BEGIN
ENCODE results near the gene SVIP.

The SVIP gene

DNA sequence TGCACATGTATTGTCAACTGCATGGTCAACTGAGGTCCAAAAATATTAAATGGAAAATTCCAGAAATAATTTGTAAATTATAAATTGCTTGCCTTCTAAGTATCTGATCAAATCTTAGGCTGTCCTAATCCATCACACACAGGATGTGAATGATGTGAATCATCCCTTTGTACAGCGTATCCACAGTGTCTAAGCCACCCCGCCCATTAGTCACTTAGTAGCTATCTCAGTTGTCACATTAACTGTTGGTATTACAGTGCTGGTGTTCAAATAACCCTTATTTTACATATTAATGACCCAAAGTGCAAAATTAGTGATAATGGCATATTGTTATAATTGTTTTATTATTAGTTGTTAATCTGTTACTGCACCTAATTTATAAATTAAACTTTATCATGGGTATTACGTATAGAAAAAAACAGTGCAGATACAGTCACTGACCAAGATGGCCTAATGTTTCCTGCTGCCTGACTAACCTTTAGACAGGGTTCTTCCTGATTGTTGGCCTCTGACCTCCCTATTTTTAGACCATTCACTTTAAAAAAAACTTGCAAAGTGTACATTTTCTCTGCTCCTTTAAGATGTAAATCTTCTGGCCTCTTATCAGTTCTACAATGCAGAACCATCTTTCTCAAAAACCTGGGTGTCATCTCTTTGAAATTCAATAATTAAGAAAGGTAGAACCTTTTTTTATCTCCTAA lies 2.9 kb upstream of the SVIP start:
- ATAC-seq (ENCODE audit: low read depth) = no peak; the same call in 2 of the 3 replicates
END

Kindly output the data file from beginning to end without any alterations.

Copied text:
ENCODE results near the gene SVIP.

The SVIP gene

DNA sequence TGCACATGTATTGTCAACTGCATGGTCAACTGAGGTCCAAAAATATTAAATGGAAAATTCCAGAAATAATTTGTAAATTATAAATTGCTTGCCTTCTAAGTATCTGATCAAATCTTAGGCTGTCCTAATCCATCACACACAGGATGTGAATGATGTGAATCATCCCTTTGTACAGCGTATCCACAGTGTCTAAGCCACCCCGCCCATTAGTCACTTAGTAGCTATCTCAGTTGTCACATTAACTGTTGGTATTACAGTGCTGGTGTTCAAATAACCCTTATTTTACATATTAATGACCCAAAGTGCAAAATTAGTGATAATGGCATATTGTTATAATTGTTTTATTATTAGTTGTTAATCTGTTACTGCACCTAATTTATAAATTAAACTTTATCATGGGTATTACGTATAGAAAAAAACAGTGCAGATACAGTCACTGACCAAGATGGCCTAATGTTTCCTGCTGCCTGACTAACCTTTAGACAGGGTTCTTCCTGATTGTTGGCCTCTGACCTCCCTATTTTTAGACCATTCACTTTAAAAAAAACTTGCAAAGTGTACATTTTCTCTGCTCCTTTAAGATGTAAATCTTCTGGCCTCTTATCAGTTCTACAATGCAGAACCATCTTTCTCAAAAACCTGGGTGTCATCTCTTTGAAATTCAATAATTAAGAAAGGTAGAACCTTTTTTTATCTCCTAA lies 2.9 kb upstream of the SVIP start:
- ATAC-seq (ENCODE audit: low read depth) = no peak; the same call in 2 of the 3 replicates